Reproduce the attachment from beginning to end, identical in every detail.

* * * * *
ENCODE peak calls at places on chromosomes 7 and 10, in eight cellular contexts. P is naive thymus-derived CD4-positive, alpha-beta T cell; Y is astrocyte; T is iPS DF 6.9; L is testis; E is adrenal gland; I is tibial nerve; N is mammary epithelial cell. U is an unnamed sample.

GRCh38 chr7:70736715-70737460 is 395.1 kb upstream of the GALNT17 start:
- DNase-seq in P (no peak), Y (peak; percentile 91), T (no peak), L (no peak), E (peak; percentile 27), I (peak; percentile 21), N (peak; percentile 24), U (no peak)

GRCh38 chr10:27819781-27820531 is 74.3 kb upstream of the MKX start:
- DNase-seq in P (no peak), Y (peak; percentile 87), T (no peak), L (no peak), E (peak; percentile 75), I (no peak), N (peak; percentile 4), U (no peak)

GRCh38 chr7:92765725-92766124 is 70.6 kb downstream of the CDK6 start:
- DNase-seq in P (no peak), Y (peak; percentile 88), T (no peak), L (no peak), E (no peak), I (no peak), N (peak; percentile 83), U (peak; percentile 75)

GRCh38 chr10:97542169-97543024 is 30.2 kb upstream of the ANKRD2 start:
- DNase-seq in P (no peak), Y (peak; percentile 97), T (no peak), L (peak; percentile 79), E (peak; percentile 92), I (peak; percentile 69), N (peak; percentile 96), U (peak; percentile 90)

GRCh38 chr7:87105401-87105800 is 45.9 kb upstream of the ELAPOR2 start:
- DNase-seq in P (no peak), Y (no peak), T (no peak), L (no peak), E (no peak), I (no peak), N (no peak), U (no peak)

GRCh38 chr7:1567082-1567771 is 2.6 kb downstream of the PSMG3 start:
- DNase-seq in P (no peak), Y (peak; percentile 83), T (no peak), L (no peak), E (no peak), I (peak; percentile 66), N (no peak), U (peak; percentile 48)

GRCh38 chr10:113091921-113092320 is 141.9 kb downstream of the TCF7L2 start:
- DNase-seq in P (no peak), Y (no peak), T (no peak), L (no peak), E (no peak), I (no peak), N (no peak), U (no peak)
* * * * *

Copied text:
ENCODE peak calls at places on chromosomes 7 and 10, in eight cellular contexts. P is naive thymus-derived CD4-positive, alpha-beta T cell; Y is astrocyte; T is iPS DF 6.9; L is testis; E is adrenal gland; I is tibial nerve; N is mammary epithelial cell. U is an unnamed sample.

GRCh38 chr7:70736715-70737460 is 395.1 kb upstream of the GALNT17 start:
- DNase-seq in P (no peak), Y (peak; percentile 91), T (no peak), L (no peak), E (peak; percentile 27), I (peak; percentile 21), N (peak; percentile 24), U (no peak)

GRCh38 chr10:27819781-27820531 is 74.3 kb upstream of the MKX start:
- DNase-seq in P (no peak), Y (peak; percentile 87), T (no peak), L (no peak), E (peak; percentile 75), I (no peak), N (peak; percentile 4), U (no peak)

GRCh38 chr7:92765725-92766124 is 70.6 kb downstream of the CDK6 start:
- DNase-seq in P (no peak), Y (peak; percentile 88), T (no peak), L (no peak), E (no peak), I (no peak), N (peak; percentile 83), U (peak; percentile 75)

GRCh38 chr10:97542169-97543024 is 30.2 kb upstream of the ANKRD2 start:
- DNase-seq in P (no peak), Y (peak; percentile 97), T (no peak), L (peak; percentile 79), E (peak; percentile 92), I (peak; percentile 69), N (peak; percentile 96), U (peak; percentile 90)

GRCh38 chr7:87105401-87105800 is 45.9 kb upstream of the ELAPOR2 start:
- DNase-seq in P (no peak), Y (no peak), T (no peak), L (no peak), E (no peak), I (no peak), N (no peak), U (no peak)

GRCh38 chr7:1567082-1567771 is 2.6 kb downstream of the PSMG3 start:
- DNase-seq in P (no peak), Y (peak; percentile 83), T (no peak), L (no peak), E (no peak), I (peak; percentile 66), N (no peak), U (peak; percentile 48)

GRCh38 chr10:113091921-113092320 is 141.9 kb downstream of the TCF7L2 start:
- DNase-seq in P (no peak), Y (no peak), T (no peak), L (no peak), E (no peak), I (no peak), N (no peak), U (no peak)